7 January 1451

Pope Nicholas V issued a Papal Bull authorising the establishment of Glasgow University. William Turnbull, the bishop of Glasgow and the man who had campaigned for the foundation of the university, became its first chancellor.


7 January 1558

France recaptures Calais from the English. Surrendered to Edward III in 1347, the town remained in English hands even after France's final victory in the Hundred Years War. A key trading port for the export of wool and leather, it sent two MPs to Westminster. It also housed a substantial permanent garrison with the result that the Captain of Calais was one of the kingdom's most important military postings. By 1558 however its defences were decayed and its garrison weakened and the Duke of Guise recaptured it without much difficulty.

7 January 1619

Burial of goldsmith and miniaturist Nicholas Hilliard. He became miniature painter to Queen Elizabeth I in about 1570, and works attributed to him include portraits of Drake, Ralegh and Essex as well as paintings of the Queen herself.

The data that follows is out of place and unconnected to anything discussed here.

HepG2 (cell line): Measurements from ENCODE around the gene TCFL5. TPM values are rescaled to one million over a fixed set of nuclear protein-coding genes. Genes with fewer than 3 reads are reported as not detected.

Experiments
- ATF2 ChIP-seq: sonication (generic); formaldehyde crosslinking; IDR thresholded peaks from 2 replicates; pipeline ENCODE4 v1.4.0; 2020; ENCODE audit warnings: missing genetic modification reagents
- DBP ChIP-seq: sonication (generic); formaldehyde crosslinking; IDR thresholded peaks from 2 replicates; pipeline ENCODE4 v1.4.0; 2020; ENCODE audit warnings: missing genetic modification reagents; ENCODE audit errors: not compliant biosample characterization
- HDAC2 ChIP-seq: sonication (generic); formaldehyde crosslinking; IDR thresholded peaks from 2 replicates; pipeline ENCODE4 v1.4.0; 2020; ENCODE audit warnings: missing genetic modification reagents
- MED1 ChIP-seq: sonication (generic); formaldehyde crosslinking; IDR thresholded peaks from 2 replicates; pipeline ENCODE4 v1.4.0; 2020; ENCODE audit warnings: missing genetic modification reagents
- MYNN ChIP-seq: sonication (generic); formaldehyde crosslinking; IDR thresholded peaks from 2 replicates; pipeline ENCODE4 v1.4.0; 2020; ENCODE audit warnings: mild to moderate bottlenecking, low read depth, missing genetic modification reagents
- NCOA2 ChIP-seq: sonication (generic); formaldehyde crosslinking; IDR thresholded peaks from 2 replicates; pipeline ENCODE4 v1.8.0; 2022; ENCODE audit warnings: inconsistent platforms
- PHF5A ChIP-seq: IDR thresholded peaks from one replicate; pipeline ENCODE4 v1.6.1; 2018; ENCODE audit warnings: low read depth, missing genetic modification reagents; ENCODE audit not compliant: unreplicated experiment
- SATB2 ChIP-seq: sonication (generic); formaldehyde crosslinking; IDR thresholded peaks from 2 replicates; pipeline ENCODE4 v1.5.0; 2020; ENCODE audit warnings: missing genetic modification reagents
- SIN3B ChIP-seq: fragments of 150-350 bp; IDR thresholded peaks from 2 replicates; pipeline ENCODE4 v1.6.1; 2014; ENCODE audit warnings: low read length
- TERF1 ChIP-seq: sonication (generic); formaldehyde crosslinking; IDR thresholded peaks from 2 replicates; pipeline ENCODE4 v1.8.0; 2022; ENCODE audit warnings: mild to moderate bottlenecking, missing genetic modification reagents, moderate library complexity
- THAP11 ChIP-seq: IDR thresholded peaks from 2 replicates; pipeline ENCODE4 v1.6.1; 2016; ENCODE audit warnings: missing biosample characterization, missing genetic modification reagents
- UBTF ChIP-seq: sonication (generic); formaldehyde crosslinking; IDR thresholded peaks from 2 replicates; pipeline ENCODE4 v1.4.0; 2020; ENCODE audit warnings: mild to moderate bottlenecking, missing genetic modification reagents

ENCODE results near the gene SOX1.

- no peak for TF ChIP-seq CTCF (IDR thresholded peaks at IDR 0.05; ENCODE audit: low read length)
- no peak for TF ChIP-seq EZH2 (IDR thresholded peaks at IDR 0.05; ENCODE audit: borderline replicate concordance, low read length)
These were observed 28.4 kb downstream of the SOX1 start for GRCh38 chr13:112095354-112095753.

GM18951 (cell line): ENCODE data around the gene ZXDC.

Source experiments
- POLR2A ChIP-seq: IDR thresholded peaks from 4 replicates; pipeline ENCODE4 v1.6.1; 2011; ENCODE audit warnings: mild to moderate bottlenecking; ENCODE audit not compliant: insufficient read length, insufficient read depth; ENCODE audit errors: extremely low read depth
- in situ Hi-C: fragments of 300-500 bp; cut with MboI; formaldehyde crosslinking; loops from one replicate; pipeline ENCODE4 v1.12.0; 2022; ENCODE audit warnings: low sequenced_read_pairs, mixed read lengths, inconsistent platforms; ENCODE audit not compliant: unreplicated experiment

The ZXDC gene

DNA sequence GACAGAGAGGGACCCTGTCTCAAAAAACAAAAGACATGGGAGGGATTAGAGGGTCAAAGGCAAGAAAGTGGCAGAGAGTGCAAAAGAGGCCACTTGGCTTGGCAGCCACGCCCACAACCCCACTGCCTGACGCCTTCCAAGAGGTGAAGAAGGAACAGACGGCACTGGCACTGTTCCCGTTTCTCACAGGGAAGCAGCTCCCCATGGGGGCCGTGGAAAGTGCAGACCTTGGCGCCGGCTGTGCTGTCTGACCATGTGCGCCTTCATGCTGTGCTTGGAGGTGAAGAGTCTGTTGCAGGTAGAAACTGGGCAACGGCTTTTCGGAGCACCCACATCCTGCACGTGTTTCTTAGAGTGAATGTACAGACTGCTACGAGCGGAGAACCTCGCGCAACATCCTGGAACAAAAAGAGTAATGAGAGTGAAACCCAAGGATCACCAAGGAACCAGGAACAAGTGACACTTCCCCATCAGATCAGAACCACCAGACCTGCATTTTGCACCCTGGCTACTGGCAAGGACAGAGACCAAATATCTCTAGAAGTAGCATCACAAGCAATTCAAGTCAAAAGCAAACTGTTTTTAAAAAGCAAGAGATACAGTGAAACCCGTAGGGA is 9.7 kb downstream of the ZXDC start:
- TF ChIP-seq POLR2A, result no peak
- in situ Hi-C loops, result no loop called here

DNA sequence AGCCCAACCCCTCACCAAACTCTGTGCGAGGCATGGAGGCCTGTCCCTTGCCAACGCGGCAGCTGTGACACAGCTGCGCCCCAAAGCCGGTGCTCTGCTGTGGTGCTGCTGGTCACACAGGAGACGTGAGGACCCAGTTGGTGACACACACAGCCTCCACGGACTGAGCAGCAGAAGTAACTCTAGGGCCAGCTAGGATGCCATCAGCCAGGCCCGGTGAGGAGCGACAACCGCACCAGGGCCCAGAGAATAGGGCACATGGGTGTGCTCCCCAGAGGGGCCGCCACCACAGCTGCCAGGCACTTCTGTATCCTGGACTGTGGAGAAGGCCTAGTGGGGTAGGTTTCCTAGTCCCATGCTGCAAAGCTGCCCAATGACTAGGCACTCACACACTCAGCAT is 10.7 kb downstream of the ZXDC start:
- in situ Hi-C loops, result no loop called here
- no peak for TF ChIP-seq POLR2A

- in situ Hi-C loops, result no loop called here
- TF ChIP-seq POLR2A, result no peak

7 January 1913

Standard Oil chemist William Merriam Burton received a US patent for his thermal cracking process, which doubled the yield of gasoline from a barrel of crude oil.


7 January 1932

Death in Paris of André Maginot, French minister of war and proponent of the defensive system of forts and strongpoints that was named after him.

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